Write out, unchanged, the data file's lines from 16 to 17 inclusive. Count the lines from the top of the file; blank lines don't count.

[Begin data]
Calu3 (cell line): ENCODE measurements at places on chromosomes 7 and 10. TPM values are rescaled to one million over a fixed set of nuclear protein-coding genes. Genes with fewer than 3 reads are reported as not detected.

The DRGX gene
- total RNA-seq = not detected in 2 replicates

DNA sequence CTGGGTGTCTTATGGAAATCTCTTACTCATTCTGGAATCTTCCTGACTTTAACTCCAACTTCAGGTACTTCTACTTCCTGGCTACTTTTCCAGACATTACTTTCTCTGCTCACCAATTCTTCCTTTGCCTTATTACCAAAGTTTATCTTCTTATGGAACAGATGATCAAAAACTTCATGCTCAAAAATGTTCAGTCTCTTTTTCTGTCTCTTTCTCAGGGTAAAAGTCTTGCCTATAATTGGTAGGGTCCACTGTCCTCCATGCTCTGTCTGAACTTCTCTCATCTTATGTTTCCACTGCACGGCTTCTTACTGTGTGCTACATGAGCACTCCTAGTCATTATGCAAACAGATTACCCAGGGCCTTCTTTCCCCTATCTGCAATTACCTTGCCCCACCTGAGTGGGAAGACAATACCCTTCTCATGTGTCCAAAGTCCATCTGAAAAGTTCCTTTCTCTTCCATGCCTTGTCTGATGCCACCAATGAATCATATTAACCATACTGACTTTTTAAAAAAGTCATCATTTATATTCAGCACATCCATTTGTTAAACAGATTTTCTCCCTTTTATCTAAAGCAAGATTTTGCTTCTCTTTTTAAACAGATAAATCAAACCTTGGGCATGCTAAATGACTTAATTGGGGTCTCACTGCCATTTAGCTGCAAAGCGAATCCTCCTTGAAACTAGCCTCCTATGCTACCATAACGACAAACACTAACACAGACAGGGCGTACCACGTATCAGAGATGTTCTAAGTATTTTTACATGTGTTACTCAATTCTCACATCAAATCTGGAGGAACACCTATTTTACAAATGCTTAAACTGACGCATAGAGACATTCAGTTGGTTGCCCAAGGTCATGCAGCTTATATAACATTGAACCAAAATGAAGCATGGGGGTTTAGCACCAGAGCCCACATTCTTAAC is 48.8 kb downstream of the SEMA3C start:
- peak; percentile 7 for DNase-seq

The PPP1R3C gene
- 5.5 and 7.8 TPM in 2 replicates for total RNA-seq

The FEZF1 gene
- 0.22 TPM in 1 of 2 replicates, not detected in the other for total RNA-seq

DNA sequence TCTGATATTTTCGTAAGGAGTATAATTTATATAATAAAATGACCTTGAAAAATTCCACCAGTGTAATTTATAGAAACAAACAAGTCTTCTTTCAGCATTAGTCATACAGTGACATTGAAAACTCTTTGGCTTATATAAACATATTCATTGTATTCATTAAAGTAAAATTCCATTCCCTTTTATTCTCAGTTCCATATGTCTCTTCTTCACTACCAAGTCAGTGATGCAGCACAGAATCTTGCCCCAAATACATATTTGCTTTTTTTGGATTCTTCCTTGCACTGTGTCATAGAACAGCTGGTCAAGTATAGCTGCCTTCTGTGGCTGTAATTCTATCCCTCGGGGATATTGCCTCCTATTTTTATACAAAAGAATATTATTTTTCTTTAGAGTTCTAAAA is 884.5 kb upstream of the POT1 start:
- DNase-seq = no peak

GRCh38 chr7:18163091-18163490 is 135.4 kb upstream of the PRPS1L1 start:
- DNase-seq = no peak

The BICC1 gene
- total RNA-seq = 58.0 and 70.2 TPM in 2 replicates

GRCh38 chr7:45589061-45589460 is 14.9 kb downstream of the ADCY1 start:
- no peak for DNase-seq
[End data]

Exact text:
GRCh38 chr7:45589061-45589460 is 14.9 kb downstream of the ADCY1 start:
- no peak for DNase-seq